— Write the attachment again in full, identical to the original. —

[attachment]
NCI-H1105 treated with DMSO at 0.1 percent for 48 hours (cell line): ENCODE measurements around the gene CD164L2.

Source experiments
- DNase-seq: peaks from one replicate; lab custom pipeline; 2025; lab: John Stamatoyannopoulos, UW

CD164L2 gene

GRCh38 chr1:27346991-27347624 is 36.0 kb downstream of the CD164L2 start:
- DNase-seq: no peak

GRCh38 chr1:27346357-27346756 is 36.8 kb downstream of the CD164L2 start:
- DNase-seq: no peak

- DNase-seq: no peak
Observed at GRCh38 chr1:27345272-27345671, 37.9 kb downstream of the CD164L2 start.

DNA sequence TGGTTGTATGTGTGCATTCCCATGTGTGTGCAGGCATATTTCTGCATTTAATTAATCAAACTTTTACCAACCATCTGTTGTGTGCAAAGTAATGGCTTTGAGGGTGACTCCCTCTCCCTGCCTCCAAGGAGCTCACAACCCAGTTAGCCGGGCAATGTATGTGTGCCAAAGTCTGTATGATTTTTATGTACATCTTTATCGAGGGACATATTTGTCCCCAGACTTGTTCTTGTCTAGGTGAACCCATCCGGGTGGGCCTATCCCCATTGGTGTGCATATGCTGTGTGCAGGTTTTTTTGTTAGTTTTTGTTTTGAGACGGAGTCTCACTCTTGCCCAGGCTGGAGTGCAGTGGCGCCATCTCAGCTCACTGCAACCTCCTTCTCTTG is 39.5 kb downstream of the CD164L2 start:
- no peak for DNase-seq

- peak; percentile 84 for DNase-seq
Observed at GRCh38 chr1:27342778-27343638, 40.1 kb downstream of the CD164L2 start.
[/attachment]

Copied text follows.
NCI-H1105 treated with DMSO at 0.1 percent for 48 hours (cell line): ENCODE measurements around the gene CD164L2.

Source experiments
- DNase-seq: peaks from one replicate; lab custom pipeline; 2025; lab: John Stamatoyannopoulos, UW

CD164L2 gene

GRCh38 chr1:27346991-27347624 is 36.0 kb downstream of the CD164L2 start:
- DNase-seq: no peak

GRCh38 chr1:27346357-27346756 is 36.8 kb downstream of the CD164L2 start:
- DNase-seq: no peak

- DNase-seq: no peak
Observed at GRCh38 chr1:27345272-27345671, 37.9 kb downstream of the CD164L2 start.

DNA sequence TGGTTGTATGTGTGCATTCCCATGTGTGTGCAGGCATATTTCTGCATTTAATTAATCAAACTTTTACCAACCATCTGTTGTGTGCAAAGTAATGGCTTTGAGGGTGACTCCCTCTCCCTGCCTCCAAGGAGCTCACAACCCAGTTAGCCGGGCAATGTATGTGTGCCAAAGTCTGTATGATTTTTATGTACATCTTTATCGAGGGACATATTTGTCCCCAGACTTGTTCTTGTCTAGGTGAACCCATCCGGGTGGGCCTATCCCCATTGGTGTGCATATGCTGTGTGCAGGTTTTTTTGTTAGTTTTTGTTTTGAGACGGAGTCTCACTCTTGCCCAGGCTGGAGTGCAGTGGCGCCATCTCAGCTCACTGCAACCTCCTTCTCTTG is 39.5 kb downstream of the CD164L2 start:
- no peak for DNase-seq

- peak; percentile 84 for DNase-seq
Observed at GRCh38 chr1:27342778-27343638, 40.1 kb downstream of the CD164L2 start.